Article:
sun 23/06/2024

Rise of the Planet of the Apes | reviews, news & interviews

Rise of the Planet of the Apes

Rise of the Planet of the Apes

San Francisco is overrun by motion-capture monkeys in Apes revival

Caesar and his monkey-militia go ape on the Golden Gate bridge

Ever since the first Planet of the Apes film in 1968, in which astronaut Charlton Heston landed on a futuristic Earth being run by super-evolved apes, the idea has become a sci-fi staple, breeding a string of sequels, spin-offs and TV series. Tim Burton remade the original flick in 2001, but despite enjoying commercial success, it was viewed with contempt by Apes cognoscenti.

Better luck this time? Director Rupert Wyatt's new foray into simian mythology takes its cue from 1972's Conquest of the Planet of the Apes, in which monkey mastermind Caesar led an ape rebellion against humankind, but dispenses with all the time-travel stuff and restarts the story in present-day San Francisco. Wyatt's secret weapon is motion capture technology, now sophisticated enough to allow an actor in a high-tech suit to participate in live action scenes with other cast members. Thus, Andy Serkis gets to follow up his previous roles as King Kong and Gollum by playing the brainy Caesar, destined to become the primate messiah.

The set-up is that scientist Will Rodman (James Franco) has developed a serum to combat Alzheimer's disease, and has been testing it on apes in the labs of pharmaceutical company Gen-Sys. Will is optimistic - he reckons his ALZ 112 product promotes "full cognitive recovery" - but he's right in the middle of a crucial presentation to investors when his test ape, Bright Eyes, runs amok and has to be shot dead. Will's unpleasant boss, Steven Jacobs (David Oyelowo, wielding a cold English accent like a scalpel) instantly closes down the project and orders all the research apes to be killed. A distraught Will can't bring himself to terminate Bright Eyes's baby, and smuggles him away to his own home.

freida _will_SMALLWriters Rick Jaffa and Amanda Silver give the story a personal twist via Will's dad, Charles (John Lithgow), a music teacher suffering from Alzheimer's, his decline evoked in his shambolic piano playing. When it dawns on Will that the baby ape, Caesar, has inherited intellect-enhancing qualities from the ALZ 112 fed to his mother, he tries the stuff on pop, with instantaneous results. Suddenly the old boy is haring up and down the keyboard like Lang Lang, his brain restored to shimmering clarity.

An idyllic period of anthropomorphic bliss ensues, with Caesar becoming an adored family member with ever-increasing mental capacity. He even helps Will to find a new girlfriend, glamorous (though vacuous) vet Caroline (Freida Pinto, pictured above with Franco). One striking sequence sees Caesar climbing a giant redwood tree, gradually maturing through a series of dissolves until he emerges into brilliant sunlight, an adult ape looking out over a panorama of San Francisco bay.

Malfoy TRIMOf course it can't last. When Caesar is banged up in a barbaric primate shelter after saving a sick-again Charles from an irate neighbour, where he's abused by sadistic Tom "Draco Malfoy" Felton (pictured left), it's clear that the barrier between humans and apes can never dissolve entirely. Caesar is so clever that he's able to steal Will's new version of his serum, which leads in short order to a ready-to-go army of ape-revolutionaries, ready for pitched battle with the cops on the Golden Gate bridge.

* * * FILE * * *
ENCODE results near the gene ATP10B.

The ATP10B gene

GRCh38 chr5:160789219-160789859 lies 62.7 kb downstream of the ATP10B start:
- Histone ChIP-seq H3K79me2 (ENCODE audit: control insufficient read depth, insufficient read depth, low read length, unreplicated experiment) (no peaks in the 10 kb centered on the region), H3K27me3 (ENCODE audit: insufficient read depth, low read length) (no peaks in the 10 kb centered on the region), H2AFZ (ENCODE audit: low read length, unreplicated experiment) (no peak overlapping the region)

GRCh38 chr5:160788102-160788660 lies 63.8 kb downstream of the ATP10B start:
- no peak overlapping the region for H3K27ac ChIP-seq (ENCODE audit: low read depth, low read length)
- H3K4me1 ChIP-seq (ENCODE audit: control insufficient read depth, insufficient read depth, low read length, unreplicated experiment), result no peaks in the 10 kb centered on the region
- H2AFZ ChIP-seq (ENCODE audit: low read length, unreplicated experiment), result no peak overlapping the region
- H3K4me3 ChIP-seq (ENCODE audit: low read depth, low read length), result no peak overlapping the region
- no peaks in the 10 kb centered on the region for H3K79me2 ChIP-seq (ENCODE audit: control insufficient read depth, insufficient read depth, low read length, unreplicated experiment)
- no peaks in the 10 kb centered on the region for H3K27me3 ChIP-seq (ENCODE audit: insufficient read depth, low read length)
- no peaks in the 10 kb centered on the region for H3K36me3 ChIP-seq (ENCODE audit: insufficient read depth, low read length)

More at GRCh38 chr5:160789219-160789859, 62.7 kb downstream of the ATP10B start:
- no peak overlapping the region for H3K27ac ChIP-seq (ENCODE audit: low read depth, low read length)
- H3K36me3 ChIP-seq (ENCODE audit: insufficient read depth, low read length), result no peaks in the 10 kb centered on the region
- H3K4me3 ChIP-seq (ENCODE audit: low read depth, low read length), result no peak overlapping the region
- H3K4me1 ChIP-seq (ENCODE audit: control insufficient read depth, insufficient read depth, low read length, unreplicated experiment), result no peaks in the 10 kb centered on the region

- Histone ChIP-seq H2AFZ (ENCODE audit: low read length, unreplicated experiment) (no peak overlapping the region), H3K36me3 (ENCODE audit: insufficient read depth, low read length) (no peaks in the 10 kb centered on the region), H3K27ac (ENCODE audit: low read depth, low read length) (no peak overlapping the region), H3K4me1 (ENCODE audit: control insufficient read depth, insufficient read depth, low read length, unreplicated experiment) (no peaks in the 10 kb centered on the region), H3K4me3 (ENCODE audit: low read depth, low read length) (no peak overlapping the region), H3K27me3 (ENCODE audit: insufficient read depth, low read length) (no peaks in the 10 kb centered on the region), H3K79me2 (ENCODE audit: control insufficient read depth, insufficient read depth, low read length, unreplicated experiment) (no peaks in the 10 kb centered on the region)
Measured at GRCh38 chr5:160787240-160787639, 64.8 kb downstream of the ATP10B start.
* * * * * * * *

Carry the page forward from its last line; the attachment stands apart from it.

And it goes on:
American critics have been showering Rise of... with superlatives, though on closer inspection that's mostly because of the technology (some imaginative souls are even tipping Serkis for an Oscar). I found the first half vastly more compelling than the latter stages. The plot is a compilation of Apes-isms and familiar sci-fi riffs (Deep Blue Sea and its Alzheimer's research on unfeasibly smart sharks springs to mind), and the characterisations might charitably be described as clichéd, but the story clatters along amusingly, while Serkis's ape-apotheosis is by no means the least lifelike performance on display. On the other hand, Caesar is still never naturalistic enough for you to forget that it's all a technical tour de force rather than a real talking ape with a Che Guevara complex.

The script laboriously flags up a number of issues designed to provoke a furrowed brow in the viewer, such as the ethical treatment of animals or the moral limits of scientific research - "You're trying to control things not meant to be controlled," Caroline warns Will sternly - but the darkly satirical tone of the original films has been smothered by a sense of environmentally aware worthiness. By the time we reach the later scenes of apes on the rampage, Wyatt has effectively handed the whole thing over to the animators and digital compositors. It's state of the science, but not state of the art.

Overleaf: watch the trailer for Rise of the Planet of the Apes



Just watched this film. Very great movie! The best on its sequel. I rate this movie 5 out 5.

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